In addition to my original comments previously sent (see below), this is to emphasize an already challenging and dangerous driving situation.

Within a short distance in Mountain View, two freeways enter/exit onto El Camino Real. It's already very difficult to exit Sahara Mobile Village and the adjacent shopping center due to the gridlock on both El Camino and Grant Rd and there are no other options. Entering the shopping center and
especially Sahara Mobile Village since its entrance is so close to the entrance to SB 85 is particularly dangerous since some drivers are speeding up to enter the freeway while others are slowing down to enter the shopping center and Sahara. Exiting NB and SB 85 will become more difficult and result in backups on both freeway ramps. The lack of streets parallel to El Camino in this area makes the situation even worse.

The only relatively safe option is mixed flow lanes.
________________________________________________________________________________________________
Most of the proposed "improvements" or "enhancements" create more problems than they 're designed to solve.

Issues regarding dedicated lanes next to the medians:
1. Would require that the medians be widened significantly for the BRT stations and to meet the needs of people using wheelchairs, strollers and shopping carts;
2. May require the removal of greenery and trees which is not desirable;
3. Would probably require there be no parking on El Camino Real which would impact businesses that have little or no parking;
4. Traffic going by on both sides of the median would create a safety issue, especially for someone traveling with several children;
5. Since the doors to enter/exit buses are on the right side of the bus, it seems new buses with doors on the left side would be needed;
6. Making left hand turns may be problematic unless drivers can use the dedicated lane for turns;
7. Some cities will elect not to have dedicated lanes which will increase the number of lane changes needed to navigate El Camino Real and increase the risk of accidents.

More issues to consider:
The current gridlock on El Camino Real, especially at Rengstorff Ave., Castro St. and the Grant Rd./237 intersections, and at the entrances/exits of the 85 freeway,
The lack of streets parallel to El Camino Real, particularly on the west side of Mountain View,
The location of the north and south entries and exits for the 85 freeway,
The new law mandating a 3 foot distance between cars and bicycles,
The number of housing and business projects planned along El Camino Real, and
The location of El Camino Hospital and the Fire Station on Grant Rd.

If the aim is to improve traffic flow by increasing bus use and reducing car use, it's important to recognize that this isn't workable when:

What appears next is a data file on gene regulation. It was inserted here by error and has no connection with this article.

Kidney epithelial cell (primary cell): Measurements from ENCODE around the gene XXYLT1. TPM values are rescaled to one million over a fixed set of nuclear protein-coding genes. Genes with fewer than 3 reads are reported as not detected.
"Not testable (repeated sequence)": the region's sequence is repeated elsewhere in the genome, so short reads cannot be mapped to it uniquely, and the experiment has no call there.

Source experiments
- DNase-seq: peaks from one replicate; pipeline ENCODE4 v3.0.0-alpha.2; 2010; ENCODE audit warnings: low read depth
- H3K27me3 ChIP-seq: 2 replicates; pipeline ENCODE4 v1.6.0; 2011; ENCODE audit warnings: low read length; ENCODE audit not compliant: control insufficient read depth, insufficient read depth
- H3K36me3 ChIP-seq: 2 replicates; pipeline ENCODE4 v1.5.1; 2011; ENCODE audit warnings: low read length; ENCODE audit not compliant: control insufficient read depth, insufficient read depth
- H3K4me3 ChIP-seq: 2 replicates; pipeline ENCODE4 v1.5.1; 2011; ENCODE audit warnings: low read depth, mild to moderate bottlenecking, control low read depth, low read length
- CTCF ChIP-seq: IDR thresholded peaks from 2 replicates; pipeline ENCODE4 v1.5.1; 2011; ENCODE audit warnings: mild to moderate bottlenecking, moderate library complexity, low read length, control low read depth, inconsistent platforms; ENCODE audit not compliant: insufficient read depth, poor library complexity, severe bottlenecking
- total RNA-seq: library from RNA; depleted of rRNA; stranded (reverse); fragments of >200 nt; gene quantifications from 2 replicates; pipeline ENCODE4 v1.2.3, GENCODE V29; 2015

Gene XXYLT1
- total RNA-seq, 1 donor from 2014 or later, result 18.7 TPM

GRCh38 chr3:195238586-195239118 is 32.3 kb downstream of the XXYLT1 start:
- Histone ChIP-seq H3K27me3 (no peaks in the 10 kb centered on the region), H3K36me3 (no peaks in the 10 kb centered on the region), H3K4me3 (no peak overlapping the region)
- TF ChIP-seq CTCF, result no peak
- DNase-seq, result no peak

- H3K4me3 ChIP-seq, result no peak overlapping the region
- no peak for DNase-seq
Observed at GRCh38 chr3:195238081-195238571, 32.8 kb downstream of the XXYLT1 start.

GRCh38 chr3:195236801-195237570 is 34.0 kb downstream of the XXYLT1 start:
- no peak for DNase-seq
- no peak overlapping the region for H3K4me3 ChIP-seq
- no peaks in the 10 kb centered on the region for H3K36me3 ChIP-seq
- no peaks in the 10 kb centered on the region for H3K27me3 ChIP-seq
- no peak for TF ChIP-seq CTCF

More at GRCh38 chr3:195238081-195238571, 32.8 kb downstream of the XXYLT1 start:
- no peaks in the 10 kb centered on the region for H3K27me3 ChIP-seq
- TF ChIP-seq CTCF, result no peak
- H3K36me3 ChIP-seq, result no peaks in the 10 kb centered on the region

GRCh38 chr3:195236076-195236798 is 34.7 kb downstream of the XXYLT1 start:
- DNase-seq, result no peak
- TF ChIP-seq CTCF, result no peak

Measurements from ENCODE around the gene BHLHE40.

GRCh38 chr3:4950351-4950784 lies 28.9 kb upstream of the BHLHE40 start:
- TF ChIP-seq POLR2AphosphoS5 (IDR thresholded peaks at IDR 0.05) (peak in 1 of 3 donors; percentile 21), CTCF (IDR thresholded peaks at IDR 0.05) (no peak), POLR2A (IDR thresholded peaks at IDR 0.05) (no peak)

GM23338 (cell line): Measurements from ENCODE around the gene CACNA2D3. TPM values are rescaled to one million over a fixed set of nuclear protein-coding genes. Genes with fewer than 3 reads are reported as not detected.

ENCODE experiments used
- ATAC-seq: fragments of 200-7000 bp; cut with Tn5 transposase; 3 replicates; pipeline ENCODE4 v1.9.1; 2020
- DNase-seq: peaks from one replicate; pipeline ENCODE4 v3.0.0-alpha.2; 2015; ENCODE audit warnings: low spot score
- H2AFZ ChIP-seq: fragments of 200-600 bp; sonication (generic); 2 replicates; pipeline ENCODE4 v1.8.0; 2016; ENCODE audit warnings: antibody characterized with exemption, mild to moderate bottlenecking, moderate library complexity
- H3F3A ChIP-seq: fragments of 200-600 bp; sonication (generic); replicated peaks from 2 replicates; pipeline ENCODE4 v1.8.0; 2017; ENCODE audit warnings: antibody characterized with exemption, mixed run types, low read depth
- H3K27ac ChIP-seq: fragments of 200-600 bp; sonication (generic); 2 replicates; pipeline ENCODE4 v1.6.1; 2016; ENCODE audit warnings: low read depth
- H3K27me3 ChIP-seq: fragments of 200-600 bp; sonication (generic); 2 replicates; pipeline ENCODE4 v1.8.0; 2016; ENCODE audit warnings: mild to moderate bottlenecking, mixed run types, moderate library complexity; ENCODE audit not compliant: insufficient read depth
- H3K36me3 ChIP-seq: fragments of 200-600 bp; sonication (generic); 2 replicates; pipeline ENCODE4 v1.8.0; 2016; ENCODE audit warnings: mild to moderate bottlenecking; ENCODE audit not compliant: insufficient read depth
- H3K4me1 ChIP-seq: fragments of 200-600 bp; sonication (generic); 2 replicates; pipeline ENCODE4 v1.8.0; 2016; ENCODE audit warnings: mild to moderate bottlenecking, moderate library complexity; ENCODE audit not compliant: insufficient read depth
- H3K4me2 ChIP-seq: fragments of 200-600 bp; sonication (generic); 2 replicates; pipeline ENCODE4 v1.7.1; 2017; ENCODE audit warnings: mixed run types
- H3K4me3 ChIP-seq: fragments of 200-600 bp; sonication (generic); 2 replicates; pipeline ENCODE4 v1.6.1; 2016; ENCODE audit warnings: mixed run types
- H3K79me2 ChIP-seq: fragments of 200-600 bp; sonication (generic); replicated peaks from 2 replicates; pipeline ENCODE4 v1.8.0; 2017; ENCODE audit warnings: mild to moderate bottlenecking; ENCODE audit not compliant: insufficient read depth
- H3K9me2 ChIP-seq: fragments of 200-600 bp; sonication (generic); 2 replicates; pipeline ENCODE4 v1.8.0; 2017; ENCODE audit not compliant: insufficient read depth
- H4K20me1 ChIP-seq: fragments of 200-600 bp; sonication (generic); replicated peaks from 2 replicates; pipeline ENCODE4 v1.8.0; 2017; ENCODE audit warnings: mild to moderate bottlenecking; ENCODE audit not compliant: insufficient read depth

People need to get to multiple locations at specific times or within a given amount of time,
People need to get to or live at locations that are not near the bus line,
People need their cars for use at work, and
The bus doesn't run on a schedule that's compatible with people's schedules.

Conclusion:
Based on all of the above, there should be NO reduction in the number of lanes, narrowing of lanes, bulb-outs for bus stops, or any other change that would increase the number of lane changes needed and further impede the flow of traffic, including emergency vehicles, on Mountain View's approximately
four miles of El Camino Real.

El Camino is a main traffic artery that should not become an obstacle course.

Since whatever is decided will affect many people, this should be voted on by the public in Santa Clara County. BRT, if implemented, should operate-only in mixed-flow lanes with enhanced bus stations.

N B: I recently used the bus on a Tuesday at 1 pm to travel 1 1/2 miles. The wait was more than 10 minutes and there were only six people on the bus. The evident lack of use would make implementation of the proposed BRT questionable at best.


Posted by Common sense
a resident of Old Mountain View
on Apr 21, 2015 at 2:57 pm

I'd like to welcome writer Mark Noack, who seems to've now shouldered a good deal of the Voice's local story workload. Though I was surprised that this article didn't make clear that the same BRT proposal has a substantial recent history of both Council discussion and Voice coverage, just in recent months: Web Link Web Link Web Link .

I don't know who this "Bus Advocate" person is who begins by constraining what he/she defines as main objections (conspicuously omitting the one I often hear: three lanes of auto traffic are already gridlocked at commute times; take away one of them and, um, what do you expect will happen???); making bizarre comparisons ("people forget ... it is not transit systems that are causing the big increase in congestion, but the massive uptick in development and density" -- how does EITHER factor compare to the impact of removing an auto lane???); then following up by name-calling everyone who disagrees.

"Reasonable people with good points," as most of us understand the phrase, do none of those things. They recognize the full implications, positive and negative, of a policy proposal. It's only the ideological true-believers with blinders, perceiving just the aspects of a proposal that they like, who "easily dispense with" any objections, and who perceive anyone objecting as benighted or "selfish."


Posted by Garrett
a resident of another community
on Apr 21, 2015 at 4:02 pm

The Google shuttles are a good idea but they aren't going to people from Santa Clara to Mountain View and back home again. The big reason why the buses might be empty is that the ride is too long.